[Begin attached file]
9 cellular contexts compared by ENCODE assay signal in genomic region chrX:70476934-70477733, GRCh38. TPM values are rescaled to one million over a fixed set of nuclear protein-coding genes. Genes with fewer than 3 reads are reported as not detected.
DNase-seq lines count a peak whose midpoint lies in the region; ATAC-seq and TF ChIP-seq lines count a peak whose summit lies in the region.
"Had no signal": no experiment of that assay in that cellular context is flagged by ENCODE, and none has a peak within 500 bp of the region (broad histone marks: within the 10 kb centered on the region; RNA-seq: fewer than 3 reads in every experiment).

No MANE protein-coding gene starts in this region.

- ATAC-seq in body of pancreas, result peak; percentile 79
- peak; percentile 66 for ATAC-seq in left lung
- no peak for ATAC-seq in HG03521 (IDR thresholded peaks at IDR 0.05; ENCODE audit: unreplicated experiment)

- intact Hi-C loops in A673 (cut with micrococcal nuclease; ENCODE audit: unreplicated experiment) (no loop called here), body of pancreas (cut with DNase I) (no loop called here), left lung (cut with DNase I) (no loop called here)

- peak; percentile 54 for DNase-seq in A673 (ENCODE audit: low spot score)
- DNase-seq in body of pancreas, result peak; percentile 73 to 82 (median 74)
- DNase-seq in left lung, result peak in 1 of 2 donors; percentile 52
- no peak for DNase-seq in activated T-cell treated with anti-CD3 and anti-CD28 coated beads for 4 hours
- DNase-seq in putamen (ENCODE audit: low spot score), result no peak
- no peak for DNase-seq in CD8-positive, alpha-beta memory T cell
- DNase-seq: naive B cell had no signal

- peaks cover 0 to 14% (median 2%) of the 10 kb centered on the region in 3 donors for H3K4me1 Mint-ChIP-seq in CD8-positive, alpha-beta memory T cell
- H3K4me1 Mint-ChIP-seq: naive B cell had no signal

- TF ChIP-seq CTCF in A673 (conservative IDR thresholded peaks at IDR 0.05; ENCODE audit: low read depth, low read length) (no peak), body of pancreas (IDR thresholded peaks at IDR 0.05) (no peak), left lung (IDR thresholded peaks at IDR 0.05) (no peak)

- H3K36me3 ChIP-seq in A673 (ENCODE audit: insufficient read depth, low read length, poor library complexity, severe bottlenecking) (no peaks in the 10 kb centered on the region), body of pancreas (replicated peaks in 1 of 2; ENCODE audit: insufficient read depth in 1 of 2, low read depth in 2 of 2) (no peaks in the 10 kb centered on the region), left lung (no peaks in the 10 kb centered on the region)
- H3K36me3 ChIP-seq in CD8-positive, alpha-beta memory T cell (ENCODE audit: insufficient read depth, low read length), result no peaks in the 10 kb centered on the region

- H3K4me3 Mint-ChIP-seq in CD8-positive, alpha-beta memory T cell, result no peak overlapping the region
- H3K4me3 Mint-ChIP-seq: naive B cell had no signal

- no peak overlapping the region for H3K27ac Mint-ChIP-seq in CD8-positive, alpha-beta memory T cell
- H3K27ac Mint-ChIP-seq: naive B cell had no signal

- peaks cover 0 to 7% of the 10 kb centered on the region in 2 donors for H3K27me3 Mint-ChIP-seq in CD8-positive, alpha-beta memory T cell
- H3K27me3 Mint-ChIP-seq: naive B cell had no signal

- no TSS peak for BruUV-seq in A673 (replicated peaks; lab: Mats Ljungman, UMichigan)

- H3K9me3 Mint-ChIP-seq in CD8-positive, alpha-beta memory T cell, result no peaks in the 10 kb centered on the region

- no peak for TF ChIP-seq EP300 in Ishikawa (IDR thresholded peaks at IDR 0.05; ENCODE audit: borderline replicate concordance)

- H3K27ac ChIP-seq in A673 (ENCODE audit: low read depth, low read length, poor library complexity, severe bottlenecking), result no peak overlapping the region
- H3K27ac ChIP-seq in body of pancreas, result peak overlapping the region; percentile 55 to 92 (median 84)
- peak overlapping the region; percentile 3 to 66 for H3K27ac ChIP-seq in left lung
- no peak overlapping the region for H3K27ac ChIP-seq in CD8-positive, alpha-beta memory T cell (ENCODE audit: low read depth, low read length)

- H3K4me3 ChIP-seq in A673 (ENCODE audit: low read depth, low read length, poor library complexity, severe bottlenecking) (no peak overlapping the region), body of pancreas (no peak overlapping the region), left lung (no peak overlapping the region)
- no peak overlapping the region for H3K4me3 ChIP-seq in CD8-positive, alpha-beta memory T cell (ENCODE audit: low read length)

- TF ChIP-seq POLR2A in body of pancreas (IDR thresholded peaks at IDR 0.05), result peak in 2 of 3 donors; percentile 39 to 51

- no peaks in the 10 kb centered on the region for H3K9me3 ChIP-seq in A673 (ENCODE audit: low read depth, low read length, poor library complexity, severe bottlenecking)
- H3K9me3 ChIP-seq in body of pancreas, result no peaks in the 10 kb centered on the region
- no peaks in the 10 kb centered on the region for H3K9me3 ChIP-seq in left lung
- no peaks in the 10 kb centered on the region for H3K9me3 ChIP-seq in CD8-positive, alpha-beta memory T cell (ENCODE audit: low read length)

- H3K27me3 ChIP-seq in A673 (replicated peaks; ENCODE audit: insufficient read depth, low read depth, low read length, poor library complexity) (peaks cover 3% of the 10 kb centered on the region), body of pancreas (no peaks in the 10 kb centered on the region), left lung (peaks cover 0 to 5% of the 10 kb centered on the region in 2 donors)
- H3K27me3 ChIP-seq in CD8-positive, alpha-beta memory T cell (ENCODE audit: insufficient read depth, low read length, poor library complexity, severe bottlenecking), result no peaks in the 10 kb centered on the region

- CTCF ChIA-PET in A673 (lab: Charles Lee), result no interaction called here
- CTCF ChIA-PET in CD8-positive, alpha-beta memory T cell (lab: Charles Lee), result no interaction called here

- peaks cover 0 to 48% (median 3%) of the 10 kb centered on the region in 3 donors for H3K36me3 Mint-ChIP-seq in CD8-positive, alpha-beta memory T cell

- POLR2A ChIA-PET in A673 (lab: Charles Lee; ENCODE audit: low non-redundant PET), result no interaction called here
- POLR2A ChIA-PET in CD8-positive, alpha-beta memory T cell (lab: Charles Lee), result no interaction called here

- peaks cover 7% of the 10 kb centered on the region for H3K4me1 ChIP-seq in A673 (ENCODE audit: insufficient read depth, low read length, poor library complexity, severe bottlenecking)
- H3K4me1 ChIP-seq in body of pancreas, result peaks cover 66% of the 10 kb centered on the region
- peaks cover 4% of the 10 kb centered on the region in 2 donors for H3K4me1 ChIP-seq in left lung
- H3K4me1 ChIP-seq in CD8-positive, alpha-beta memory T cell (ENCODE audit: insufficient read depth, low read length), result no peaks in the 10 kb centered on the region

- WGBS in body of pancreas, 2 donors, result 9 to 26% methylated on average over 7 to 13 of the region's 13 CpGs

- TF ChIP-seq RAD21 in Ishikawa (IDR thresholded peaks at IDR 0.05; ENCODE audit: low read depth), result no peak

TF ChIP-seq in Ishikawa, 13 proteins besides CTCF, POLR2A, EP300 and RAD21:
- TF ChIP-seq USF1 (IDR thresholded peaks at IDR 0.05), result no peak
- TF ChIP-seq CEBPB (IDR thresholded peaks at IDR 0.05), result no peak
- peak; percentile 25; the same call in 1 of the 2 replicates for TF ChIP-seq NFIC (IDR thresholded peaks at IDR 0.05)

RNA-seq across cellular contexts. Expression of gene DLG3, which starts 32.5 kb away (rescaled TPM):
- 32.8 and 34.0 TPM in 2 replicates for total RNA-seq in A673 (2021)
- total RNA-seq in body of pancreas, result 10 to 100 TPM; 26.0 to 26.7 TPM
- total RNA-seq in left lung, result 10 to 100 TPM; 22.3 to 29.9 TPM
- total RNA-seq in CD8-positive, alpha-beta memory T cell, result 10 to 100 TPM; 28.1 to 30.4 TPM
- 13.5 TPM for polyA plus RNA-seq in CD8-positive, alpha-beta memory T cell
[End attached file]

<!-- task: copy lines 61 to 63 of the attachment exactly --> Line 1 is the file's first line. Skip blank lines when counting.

- total RNA-seq in left lung, result 10 to 100 TPM; 22.3 to 29.9 TPM
- total RNA-seq in CD8-positive, alpha-beta memory T cell, result 10 to 100 TPM; 28.1 to 30.4 TPM
- 13.5 TPM for polyA plus RNA-seq in CD8-positive, alpha-beta memory T cell